Next week the world’s biggest consumer technology trade show will bring hundreds of thousands of electronics enthusiasts, tech CEOs, digital innovators, and industrial designers to the shining streets of Las Vegas. But CES isn’t just a trade show for electronics nuts and gadget aficionados. It’s also one of the most exciting experiential brand marketing extravaganzas of the year, where thousands of tech brands are “activated” or exposed to the world.

Top brands from around the world compete for the attention of 182,000 attendees and seize the moment by debuting their most exciting, almost-store-ready inventions. Nowhere outside of Coachella and SXSW will you see cooler, more eye-popping multimedia brand immersions.

Here’s a little of what to expect from CES 2020, and how to make the most of the weekend.

Google Dominates the Big Five With Immersive Displays
Source: CTA

Of the big five tech companies (Apple, Facebook, Amazon, Microsoft, and Google parent company Alphabet), Google has come out as the winner for the most brand-marketing style.

Last year Google’s booth was so big it had to be outside, and they even built a musical, animatronic theme park ride to showcase the fun and functionality of Google Assistant.

It was “captivating and beautiful with great art direction,” said Ari Kuschnir, cofounder and managing partner of ad agency m ss ng p eces. The ride was one of the most memorable and smile-inducing moments of the weekend, and it didn’t require strapping on a VR headset or strapping yourself into a gyrating chair.

Facebook’s display drew some attention, but some found it underwhelming. Infographic panels featuring statistics on the Facebook and Instagram stories feature flanked a corridor of dangling ‘reaction’ emojis, and visitors could take a lollipop shaped like one of the famous emojis.

There was some interesting information, but it was about as warm and memorable as a Mark Zuckerburg monologue.

Amazon’s presence is pervasive at CES. They’re everywhere you look. And this year should be no exception. With the recent release and positive reviews of the Echo Show 8, Alexa seems to only be gaining speed as a virtual home-assistant brand.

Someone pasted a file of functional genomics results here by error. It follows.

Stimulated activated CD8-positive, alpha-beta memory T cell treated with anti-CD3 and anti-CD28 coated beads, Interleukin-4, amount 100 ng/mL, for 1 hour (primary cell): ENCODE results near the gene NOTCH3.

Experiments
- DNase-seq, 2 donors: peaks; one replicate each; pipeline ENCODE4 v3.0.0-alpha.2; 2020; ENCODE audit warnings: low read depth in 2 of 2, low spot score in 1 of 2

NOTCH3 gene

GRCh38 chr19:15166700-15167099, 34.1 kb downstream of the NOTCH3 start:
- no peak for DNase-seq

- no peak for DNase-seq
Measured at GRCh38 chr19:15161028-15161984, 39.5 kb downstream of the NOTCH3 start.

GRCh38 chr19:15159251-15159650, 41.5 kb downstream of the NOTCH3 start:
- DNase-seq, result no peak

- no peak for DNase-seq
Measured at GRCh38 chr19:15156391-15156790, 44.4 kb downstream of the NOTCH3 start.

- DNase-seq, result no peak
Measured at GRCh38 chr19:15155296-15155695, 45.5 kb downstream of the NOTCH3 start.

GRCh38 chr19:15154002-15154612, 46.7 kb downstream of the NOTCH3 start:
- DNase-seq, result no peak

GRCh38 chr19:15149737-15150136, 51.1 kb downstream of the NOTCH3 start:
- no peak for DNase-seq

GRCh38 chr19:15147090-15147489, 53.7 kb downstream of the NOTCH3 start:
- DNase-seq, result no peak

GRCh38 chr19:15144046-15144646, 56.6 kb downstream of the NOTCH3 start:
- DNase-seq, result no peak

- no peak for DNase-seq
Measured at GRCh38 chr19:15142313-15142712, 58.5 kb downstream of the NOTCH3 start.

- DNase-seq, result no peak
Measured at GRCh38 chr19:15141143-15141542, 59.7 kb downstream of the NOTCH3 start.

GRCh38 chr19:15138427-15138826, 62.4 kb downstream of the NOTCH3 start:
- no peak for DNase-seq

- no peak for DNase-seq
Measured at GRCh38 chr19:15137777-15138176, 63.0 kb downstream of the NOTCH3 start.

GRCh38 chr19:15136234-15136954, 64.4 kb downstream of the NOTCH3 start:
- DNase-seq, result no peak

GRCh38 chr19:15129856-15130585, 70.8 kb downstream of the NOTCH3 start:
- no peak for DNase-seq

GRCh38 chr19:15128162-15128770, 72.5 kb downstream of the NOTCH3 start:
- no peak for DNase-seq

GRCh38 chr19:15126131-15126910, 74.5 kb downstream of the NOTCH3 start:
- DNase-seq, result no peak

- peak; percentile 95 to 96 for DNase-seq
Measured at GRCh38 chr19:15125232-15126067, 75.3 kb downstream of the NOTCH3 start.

At the other end of the spectrum, Microsoft barely exists. Their last major presence at CES was in 2012.

And the last time Apple appeared was ten years before that.

This Year Apple Returns… But Not With a Booth

Source: Depositphotos

And speaking of Apple…in one of the more puzzling marketing decisions for CES 2020, Apple is making its first official appearance at CES since it broke away in 1992.

But it won’t be setting up a booth or making any new product announcements. Instead, they’ve sent Senior Director of Global Privacy Jane Horvath to participate in a round table discussion on digital privacy. She’ll be asking “what do consumers want?” and attempting to answer with leaders from Facebook, Proctor & Gamble, and the Federal Trade Commission.

Though an important topic, it’ll be a far cry from the wowing and dazzling taking place on the showroom floor.

Stop For the Smaller Booths, Because They Could Be Gems

Other major players like LG dominate the show floor with dazzling displays of the highest-res smart TVs. While these are not to be missed, some of the best booths won’t be elaborate, expensive, and enclosed. Some of the most memorable encounters will be with previously unheard of folks at small, wholesome tables that are easy to overlook. Don’t skip these!

The human-to-human conversation you have may be with the genius behind next year’s biggest disruption. Or you might forge an important connection. You could even make a new friend.

Arrive early, pace yourself, drink plenty of water, and take frequent breaks so you can prolong your time on the show floor, soaking in the sensory overload. Plan transportation in advance, because trying to order an Uber back to your hotel during peak hours is a losing game.

Most of all, of course, get ready to have fun, whether you’re a gadget head, a tech boss, or a marketer. See you at CES!